WS - Bio-energy and food are two areas in which Brazil holds great expertise and competitiveness. How should Brazil play these cards so as to leverage its position in international negotiations?

OS - Sugarcane-based ethanol can a lot of potential, but only if Brazil is able to convince other countries to produce it, increasing global supply. Last year, Brazil had to import ethanol from the United States as its domestic production did not even meet internal demand. Regarding food, Brazil already employs Embrapa to help other countries in Africa and Asia increase their agricultural productivity. Aside from that, Brazil would benefit greatly from a trade agreement with the European Union, a potentially significant market for Brazilian food products.

WS - Dilma´s government got closer to the US and condemned Tehran´s human rights abuses. Could one say that a shift in Brazilian foreign policy is underway?

OS - It is too early to tell whether Brazil’s vote in favor of an investigating to determine whether the Iranian government violated human rights marks the beginning of a foreign policy shift, or whether it was an exception. During her visit to China, Dilma did not mention human rights at all. While changing Brazil’s stance towards Iran bears little cost, the real litmus test is Brazil’s position towards Venezuela and Cuba: While a Brazilian change of policy is unlikely to affect Iran or China, a tougher position regarding Venezuela and Cuba could have a measurable impact.

WS - How would you assess International Relations courses at Brazilian universities?

OS - The number of International Relations courses at Brazilian universities has grown considerably over the past decade, reaching well over one hundreded undergraduate courses. Several years later, the number fell to about one hundred today. This reflects an increasing necessity to deal with Brazil’s growing international insertion and the necessity to understand and analyze this development. At the same time, the quick surge in programs has led to problems regarding quality, which may affect the ‘brand’ of International Relations in the labor market. While International Relations are of interest to many students, the market is unlikely to be able to absorb such a high number of graduates. In the long term, I expect a consolidation – the number of programs will go down, and average quality will rise.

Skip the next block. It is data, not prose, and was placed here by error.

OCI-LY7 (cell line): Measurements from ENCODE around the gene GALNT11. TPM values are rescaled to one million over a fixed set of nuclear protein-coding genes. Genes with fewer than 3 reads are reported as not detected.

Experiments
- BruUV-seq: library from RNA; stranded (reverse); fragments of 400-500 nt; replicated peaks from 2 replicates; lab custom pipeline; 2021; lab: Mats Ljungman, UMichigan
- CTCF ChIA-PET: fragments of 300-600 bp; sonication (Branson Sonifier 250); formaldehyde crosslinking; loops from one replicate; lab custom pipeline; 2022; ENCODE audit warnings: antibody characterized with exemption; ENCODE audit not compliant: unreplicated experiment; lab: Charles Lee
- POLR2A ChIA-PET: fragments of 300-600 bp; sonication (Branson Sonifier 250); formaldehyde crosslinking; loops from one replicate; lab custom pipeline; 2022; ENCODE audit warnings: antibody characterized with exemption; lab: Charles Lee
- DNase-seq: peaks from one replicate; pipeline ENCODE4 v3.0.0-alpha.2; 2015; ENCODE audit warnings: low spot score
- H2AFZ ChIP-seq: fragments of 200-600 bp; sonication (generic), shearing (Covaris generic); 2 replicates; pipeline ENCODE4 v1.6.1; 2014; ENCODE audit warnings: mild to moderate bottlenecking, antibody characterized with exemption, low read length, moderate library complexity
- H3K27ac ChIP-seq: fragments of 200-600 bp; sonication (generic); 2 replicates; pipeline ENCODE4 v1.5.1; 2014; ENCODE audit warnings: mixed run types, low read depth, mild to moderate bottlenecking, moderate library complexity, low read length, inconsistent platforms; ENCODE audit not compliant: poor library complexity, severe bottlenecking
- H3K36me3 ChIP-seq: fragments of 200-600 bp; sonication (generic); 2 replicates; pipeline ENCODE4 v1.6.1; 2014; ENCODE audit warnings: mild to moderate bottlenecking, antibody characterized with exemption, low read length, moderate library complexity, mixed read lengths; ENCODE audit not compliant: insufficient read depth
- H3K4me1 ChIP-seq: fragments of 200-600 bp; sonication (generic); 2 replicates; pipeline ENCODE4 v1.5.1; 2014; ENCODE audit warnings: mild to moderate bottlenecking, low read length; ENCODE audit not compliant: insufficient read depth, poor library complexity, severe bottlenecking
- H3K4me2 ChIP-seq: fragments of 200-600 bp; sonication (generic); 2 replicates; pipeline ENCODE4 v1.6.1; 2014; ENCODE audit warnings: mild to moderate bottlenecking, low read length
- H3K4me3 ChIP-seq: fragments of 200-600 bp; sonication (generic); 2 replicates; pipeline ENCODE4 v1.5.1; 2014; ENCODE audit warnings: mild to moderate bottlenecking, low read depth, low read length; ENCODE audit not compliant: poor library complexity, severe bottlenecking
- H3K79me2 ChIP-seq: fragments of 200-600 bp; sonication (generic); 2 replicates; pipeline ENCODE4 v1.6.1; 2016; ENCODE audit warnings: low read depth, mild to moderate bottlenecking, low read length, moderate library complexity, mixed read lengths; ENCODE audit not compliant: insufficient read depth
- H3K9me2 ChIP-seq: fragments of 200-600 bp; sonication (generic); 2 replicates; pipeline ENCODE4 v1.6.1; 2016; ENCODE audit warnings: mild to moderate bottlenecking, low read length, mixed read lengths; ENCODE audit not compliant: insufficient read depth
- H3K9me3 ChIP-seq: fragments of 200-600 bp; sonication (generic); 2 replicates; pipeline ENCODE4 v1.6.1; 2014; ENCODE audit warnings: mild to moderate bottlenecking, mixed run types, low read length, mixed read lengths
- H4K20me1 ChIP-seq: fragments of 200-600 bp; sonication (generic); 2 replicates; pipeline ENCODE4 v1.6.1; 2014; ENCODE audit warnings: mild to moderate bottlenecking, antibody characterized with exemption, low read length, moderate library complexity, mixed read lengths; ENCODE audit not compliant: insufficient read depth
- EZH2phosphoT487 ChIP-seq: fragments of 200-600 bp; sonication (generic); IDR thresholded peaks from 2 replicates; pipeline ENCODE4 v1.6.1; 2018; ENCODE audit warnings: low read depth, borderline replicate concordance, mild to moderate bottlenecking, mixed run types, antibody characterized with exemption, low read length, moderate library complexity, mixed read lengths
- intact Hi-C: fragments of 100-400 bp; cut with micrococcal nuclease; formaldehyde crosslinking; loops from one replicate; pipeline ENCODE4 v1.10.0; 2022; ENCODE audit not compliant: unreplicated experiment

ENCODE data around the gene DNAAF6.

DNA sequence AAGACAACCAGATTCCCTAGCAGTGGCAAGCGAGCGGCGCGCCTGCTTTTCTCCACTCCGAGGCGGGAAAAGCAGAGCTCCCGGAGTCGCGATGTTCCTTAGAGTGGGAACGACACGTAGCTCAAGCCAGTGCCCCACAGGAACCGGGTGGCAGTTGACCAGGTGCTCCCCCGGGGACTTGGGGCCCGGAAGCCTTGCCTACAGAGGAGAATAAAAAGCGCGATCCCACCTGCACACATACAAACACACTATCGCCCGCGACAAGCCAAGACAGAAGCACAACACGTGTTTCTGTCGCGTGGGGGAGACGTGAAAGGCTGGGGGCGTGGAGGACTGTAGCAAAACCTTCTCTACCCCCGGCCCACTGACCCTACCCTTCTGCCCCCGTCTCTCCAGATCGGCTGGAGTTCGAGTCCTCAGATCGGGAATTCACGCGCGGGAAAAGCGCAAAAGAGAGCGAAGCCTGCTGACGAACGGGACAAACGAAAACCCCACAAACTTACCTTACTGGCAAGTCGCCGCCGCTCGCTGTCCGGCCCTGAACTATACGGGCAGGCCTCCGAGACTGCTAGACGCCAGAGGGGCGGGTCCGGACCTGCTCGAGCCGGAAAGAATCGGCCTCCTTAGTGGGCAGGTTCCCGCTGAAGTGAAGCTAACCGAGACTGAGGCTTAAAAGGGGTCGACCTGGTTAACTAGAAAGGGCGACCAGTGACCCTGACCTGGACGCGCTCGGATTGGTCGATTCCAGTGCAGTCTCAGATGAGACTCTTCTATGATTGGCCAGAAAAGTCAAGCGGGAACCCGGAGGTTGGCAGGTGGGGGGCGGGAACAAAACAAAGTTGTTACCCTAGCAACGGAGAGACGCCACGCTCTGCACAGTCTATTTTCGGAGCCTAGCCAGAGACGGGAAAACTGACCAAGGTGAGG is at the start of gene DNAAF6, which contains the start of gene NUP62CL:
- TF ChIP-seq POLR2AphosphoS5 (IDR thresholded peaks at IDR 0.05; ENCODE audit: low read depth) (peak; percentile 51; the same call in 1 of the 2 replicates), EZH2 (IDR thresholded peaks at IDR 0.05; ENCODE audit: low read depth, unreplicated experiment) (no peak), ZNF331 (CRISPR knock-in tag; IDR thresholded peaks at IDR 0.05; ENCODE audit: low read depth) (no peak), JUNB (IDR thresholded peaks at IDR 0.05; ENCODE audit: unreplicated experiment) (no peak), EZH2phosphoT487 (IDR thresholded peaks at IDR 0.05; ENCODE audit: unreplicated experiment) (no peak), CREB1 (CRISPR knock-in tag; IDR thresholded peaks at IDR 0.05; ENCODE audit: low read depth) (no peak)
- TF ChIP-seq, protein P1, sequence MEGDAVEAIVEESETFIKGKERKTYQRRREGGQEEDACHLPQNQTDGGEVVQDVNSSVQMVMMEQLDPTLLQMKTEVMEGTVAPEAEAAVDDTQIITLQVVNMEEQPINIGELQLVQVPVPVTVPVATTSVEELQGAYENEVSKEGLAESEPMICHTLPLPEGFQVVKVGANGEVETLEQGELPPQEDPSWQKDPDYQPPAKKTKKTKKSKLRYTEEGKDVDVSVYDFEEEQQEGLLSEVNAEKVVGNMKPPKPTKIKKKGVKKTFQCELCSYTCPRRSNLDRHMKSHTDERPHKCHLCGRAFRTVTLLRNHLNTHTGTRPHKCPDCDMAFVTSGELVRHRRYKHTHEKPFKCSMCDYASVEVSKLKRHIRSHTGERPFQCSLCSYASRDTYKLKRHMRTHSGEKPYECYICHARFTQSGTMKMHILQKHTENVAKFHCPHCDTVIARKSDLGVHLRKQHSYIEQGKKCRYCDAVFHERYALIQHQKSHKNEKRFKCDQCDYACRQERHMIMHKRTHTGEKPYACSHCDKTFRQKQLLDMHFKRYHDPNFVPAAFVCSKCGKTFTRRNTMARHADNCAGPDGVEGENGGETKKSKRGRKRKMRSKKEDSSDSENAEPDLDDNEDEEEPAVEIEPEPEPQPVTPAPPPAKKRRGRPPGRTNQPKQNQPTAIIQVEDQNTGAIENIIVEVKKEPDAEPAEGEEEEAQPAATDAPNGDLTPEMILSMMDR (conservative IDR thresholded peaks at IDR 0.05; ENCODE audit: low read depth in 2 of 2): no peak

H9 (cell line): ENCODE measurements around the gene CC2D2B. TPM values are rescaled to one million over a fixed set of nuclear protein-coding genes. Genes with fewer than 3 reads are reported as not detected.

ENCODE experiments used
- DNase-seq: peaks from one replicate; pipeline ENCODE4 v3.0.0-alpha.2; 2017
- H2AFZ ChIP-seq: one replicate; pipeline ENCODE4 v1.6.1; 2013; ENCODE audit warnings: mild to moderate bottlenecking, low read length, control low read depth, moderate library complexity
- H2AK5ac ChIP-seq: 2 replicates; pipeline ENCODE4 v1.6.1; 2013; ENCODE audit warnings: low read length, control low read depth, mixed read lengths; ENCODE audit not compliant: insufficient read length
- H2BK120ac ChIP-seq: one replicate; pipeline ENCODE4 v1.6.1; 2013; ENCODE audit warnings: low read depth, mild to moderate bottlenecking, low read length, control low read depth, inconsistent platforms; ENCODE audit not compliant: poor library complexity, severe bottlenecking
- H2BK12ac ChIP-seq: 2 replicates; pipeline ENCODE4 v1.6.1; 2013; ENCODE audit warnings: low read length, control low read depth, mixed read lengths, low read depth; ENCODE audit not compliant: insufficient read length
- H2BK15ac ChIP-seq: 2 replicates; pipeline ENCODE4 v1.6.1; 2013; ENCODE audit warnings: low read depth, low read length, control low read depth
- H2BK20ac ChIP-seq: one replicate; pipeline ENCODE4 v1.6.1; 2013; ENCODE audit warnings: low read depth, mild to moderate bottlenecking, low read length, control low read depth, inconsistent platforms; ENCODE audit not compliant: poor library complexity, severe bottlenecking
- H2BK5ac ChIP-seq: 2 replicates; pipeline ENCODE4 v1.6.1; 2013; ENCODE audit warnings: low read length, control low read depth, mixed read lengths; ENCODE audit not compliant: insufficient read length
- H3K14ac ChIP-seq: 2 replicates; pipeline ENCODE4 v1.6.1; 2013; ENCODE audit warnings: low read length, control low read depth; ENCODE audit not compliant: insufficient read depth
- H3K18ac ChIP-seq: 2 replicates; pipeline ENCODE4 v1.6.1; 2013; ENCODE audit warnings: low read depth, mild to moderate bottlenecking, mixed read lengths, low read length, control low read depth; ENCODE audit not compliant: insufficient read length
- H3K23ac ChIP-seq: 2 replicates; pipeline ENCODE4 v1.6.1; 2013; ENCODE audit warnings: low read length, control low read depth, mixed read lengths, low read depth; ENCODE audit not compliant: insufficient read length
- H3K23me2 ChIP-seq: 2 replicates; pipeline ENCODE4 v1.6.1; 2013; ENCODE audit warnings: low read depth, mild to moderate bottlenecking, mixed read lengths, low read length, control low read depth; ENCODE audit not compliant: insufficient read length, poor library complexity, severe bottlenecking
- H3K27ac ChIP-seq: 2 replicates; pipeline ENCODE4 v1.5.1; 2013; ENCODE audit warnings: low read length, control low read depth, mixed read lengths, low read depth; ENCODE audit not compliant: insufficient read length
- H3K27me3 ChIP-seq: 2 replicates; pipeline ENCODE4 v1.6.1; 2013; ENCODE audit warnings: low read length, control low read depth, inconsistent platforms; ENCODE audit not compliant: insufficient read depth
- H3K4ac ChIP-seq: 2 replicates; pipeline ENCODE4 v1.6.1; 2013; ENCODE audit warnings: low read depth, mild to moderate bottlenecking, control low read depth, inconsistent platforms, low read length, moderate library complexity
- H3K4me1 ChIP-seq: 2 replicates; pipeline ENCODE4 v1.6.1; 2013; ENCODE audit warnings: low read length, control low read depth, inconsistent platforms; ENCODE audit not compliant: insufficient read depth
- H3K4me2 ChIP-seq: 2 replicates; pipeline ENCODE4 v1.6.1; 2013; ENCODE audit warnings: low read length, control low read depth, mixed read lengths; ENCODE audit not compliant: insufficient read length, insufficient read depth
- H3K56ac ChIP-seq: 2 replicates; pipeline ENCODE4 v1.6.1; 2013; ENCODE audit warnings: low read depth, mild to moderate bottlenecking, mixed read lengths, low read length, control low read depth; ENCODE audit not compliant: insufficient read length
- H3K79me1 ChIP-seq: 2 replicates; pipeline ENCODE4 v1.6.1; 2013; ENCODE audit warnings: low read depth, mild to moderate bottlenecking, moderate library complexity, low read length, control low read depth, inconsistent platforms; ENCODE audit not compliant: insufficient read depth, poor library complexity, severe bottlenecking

WS - Has Brazil´s emergence triggered the study of the country abroad?

OS - Interest in Brazil has certainly grown over the past decade, particularly in the field of international relations. Brazil increasingly engages in regions of the world outside of it traditional sphere of influence, such as in the Middle East. The country that is most eager to learn about Brazil, and which invests a lot in accumulating knowledge about Brazil is China. The Chinese Academy of Social Sciences, for example, employs 20 Brazil experts, and this number is likely to increase over the next years.